“Aren’t you sick of that by now?” Their apartment’s above an Apache. She’s gone down there too often lately, to get dinner when she doesn’t want to cook and to chat for a few minutes with somebody who doesn’t call her Mum. The guys who work there are decent. There’s one who gives her a discount when his boss isn’t looking. “We can’t anyway. It’s a nice day, so we’re going out. Stephen doesn’t like cold pizza.”

“I do.”

“I know you do.” She smiles, without turning his way, but the smile fades when she pokes at the runny falafel mix with a spoon. “Stephen likes this stuff, so we’re gonna try it just this once, okay?”

He stands on tiptoe to look into the mixer. “It’s not coming out right.”

“No, I guess it’s not.” She starts to heat some oil, thinking if she adds flour she might get something she can fry. But it feels like nothing’s adding up. She’s never been on a picnic with Sam, but she thought if they ever went on one she’d make sandwiches. The falafel feels like a risk, alarming in its specificity. This isn’t cartoon food but a real lunch that they could really eat together, if she could only get it right. She’s making it for a real man, a new man, whose alien quirks never entered her imaginings. “You do like Stephen, don’t you?”


The TV’s still playing in the living room, though it’s taken her this long to hear it. She’s learned to drown out the sound. There’s the noise of something exploding, a villain’s evil laughter. When Sam’s voice reaches her again, she thinks for half a second that it’s coming from the TV too.

“If he doesn’t come, can we get pizza?”

She turns, her hands sticky from trying to make falafel into balls. “Why wouldn’t he come?”

“Just if he can’t or something.”

“Don’t you want him to come?”

“Nah, I do. Just in case, you know.”

She thinks of her friend Aoife, who was meant to come over last Saturday. When Saturday came and the apartment stayed empty as always, Sam didn’t bother to ask why. She wants him to raise his hopes again, even act a little desperate like those other Sams, but she knows her own uncertainty has killed the hope in him. She thinks that to Sam, Stephen is an alien, and that to her he’s an artist, and that neither expects such a being to come to them.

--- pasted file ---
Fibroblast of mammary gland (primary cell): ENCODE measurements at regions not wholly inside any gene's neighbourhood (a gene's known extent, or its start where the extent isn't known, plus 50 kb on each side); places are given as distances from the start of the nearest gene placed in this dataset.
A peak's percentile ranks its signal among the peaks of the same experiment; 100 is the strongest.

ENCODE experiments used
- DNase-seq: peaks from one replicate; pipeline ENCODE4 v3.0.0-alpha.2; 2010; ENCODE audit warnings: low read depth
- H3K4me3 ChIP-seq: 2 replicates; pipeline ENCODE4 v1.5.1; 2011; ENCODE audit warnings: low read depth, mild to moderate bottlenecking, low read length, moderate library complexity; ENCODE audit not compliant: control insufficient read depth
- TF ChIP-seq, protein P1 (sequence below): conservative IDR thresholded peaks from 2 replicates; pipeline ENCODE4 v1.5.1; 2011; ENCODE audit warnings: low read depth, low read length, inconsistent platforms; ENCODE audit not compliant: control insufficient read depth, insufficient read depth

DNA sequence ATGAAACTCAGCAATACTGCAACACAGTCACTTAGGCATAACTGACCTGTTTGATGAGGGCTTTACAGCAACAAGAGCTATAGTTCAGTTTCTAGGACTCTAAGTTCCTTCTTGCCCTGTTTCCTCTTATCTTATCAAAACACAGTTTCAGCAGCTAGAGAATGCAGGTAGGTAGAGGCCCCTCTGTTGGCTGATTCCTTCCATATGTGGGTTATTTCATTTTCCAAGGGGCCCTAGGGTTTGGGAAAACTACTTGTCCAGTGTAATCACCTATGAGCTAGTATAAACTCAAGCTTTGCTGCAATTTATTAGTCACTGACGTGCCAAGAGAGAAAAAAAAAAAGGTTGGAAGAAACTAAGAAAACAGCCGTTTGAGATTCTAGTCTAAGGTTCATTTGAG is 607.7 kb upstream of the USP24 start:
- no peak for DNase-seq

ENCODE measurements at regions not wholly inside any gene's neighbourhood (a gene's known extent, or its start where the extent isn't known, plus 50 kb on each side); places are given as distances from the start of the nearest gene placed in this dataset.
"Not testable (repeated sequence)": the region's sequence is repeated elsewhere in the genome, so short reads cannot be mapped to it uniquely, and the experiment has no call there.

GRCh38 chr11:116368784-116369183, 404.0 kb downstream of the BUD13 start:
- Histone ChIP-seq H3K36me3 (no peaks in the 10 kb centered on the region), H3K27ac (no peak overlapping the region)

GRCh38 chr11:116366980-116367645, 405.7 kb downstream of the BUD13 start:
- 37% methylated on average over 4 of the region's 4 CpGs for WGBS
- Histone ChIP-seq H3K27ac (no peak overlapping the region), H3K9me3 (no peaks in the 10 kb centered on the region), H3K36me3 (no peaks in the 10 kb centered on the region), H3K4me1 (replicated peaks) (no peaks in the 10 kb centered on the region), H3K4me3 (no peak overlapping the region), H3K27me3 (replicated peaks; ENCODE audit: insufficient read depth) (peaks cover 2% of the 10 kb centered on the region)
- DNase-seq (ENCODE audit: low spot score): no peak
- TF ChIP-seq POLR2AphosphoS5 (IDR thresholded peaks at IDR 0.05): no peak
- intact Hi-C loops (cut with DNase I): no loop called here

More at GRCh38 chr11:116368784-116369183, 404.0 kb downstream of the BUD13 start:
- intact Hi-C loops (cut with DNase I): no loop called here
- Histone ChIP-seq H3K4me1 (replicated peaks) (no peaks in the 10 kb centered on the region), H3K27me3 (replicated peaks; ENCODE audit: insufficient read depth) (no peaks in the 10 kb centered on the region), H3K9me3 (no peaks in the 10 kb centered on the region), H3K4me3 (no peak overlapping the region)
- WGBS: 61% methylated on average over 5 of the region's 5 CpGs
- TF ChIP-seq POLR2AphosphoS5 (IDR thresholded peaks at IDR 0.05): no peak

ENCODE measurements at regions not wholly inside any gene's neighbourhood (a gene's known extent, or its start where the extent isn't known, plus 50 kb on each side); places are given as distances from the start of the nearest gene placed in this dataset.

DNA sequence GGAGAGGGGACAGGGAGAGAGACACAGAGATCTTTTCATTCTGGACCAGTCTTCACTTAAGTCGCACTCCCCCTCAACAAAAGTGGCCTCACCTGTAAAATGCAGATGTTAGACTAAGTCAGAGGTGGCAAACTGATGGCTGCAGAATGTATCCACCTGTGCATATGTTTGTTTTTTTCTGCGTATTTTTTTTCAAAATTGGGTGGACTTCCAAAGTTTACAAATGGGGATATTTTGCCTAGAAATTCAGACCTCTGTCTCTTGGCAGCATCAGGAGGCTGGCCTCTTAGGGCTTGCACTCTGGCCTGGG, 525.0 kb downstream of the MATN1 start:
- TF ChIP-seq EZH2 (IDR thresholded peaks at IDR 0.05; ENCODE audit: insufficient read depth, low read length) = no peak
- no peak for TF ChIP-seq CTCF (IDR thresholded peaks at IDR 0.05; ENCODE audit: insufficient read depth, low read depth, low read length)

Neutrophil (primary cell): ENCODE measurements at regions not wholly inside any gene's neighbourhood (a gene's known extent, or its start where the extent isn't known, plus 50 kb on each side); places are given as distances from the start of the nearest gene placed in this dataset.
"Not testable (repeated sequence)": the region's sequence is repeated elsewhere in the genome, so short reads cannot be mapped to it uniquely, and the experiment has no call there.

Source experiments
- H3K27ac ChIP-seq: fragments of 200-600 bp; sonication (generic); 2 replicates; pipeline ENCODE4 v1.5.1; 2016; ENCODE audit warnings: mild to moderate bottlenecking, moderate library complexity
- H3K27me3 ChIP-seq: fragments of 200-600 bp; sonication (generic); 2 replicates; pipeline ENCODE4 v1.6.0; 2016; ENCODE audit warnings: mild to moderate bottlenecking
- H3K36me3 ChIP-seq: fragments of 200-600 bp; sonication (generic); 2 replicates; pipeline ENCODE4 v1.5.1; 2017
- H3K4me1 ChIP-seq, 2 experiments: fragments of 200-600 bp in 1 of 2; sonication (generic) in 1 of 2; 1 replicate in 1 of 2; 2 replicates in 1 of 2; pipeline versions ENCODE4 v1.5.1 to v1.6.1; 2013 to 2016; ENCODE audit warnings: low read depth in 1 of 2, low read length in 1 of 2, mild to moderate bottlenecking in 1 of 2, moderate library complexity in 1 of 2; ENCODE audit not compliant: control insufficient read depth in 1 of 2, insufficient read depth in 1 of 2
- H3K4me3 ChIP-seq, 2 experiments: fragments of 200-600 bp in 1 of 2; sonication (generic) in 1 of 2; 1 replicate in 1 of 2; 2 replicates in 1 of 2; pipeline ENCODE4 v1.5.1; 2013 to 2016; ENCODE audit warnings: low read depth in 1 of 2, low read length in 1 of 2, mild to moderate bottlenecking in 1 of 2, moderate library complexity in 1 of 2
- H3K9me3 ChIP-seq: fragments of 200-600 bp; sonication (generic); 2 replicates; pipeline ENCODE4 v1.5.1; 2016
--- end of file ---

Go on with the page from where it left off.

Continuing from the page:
She gives up on trying to use her hands. Drops a piece of falafel mix, thickened with flour, into the pan from a spoon. She can already imagine Stephen calling. “Claire,” he’ll say. Her name, as it often seems to be, the precursor to an apology. She should be able to rescue her name, think up some reference to prove it belongs to a warrior or a queen. Maybe if she’d stayed in college she’d be able to do that, but the way things are she never learned about characters named Claire.

The falafel’s frying but it doesn’t look right. Just a splotch of the yellowish tone that Stephen insists dirties everything for him, darkening with grease. “Shit,” she mutters. Gave up on not swearing in front of Sam long ago.

“Sorry,” Sam says, as if it’s his fault. “Can I help?”

He might have had more to say, but the phone starts ringing. Sam stands beside her as she fails to move. She watches him peer up at her, the question filling his eyes. Maybe he could help, but she doesn’t know what to have him do. She closes her eyes instead, shuts out the cartoon colours. Her eyelids feel hot so she imagines cool things. Blue grass swaying in the wind, a fresh parsley-coloured sky.

Cassia Gaden Gilmartin is an Irish writer studying Creative Writing at Trinity College, Dublin. Her work has appeared in The Irish Times, The Bookends Review and Down in the Dirt, as well as in various anthologies.